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# 5.1 SMART

After you’ve constructed an action plan you need to think about how good it is. Fortunately, there is a tool called SMART to help you do this.

This means the best action plans are:

• Specific – they state the goal, ideally as an outcome. For instance, saying that you will weigh 10 stones is more specific than saying that you will weigh less than you do now.
• Measurable – you will know whether or not you have achieved something. If you know you want to end up at 10 stones, you know how many pounds you need to lose, and can measure your progress.
• Achievable – it is within reasonable reach for you. Assessing this, for instance, might involve checking what percentage weight loss this would represent and how long it might take you to do it.
• Realistic – it takes circumstances into account. For instance, if your weight loss plan involves a 20% loss over three months, and you worked out how many pounds weight loss per week that would mean, you would be better able to judge whether or not it is practical.
• Time-bound – it has a target within which you will have done something. If three months is not realistic for your weight loss, what would be?

You can use the SMART tool to help you to create goals and action plans, as well as to review how good your plan is.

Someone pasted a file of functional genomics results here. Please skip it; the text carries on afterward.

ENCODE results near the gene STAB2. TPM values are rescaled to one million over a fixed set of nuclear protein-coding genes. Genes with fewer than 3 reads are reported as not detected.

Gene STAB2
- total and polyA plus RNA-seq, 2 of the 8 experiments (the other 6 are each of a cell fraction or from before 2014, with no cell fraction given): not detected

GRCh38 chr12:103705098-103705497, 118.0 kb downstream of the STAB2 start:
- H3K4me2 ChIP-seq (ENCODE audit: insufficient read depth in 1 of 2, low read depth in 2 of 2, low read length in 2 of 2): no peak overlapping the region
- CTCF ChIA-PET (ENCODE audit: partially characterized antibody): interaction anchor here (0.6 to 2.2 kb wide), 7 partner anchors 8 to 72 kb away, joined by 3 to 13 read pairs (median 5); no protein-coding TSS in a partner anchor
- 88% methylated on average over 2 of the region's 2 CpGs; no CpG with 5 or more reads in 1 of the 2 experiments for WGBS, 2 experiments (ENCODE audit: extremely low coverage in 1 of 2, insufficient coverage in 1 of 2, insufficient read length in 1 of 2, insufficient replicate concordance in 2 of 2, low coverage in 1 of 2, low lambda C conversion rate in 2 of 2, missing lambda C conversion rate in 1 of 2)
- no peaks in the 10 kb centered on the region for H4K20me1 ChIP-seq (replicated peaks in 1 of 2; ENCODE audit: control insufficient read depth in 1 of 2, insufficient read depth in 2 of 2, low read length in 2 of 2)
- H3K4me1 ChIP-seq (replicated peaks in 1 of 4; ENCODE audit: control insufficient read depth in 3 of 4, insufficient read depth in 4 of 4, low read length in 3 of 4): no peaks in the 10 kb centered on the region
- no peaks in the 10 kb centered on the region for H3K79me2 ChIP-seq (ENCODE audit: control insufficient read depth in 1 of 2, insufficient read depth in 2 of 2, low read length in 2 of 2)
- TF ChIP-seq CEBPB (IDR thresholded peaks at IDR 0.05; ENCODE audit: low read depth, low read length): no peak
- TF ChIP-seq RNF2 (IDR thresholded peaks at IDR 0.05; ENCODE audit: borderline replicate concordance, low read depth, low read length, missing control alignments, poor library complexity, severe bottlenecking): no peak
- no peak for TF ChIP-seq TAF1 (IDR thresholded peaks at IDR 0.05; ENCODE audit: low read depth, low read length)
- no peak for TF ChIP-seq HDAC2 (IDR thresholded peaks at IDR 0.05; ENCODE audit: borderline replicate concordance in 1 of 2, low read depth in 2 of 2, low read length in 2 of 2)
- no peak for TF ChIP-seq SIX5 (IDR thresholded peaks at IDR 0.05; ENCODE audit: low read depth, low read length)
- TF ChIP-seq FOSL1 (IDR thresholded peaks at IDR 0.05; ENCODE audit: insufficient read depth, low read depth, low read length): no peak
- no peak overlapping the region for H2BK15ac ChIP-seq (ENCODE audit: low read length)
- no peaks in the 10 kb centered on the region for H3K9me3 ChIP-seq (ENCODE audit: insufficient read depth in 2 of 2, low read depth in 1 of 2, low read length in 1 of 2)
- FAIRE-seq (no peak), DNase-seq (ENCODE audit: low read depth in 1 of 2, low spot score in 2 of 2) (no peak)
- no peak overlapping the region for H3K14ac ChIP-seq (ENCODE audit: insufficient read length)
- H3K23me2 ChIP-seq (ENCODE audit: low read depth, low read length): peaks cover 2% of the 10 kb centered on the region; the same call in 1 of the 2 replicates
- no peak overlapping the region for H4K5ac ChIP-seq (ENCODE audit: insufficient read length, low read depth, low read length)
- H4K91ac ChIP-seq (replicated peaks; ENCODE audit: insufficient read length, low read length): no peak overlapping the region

See how you get on using SMART in the next activity.

## Activity 6 Using SMART criteria

Timing: Allow approximately 10 minutes

Look back at Jon’s action plan and review it against the SMART criteria. Would you say that it meets them?

Look for the evidence against each of the criteria. An example has been given to start you off. You may have to make some assumptions about what is realistic or achievable, but look for indicators of whether or not Jon has tried to test these things. Carry out your own SMART analysis by copying this example grid into your notebook or you can complete it in your Resource pack [Tip: hold Ctrl and click a link to open it in a new tab. (Hide tip)] .

Table 7 SMART evidence
Criterion Evidence
Specific
Measurable
Achievable
Realistic
Time-bound Example – Jon gives himself four years in which to do a degree.

### Comment

You probably found that some of Jon’s ideas were ‘SMARTer’ than others. This should have given you some clues on what you might imitate or do differently in your own planning.

In the next section you will devise your own action plan and test it using SMART.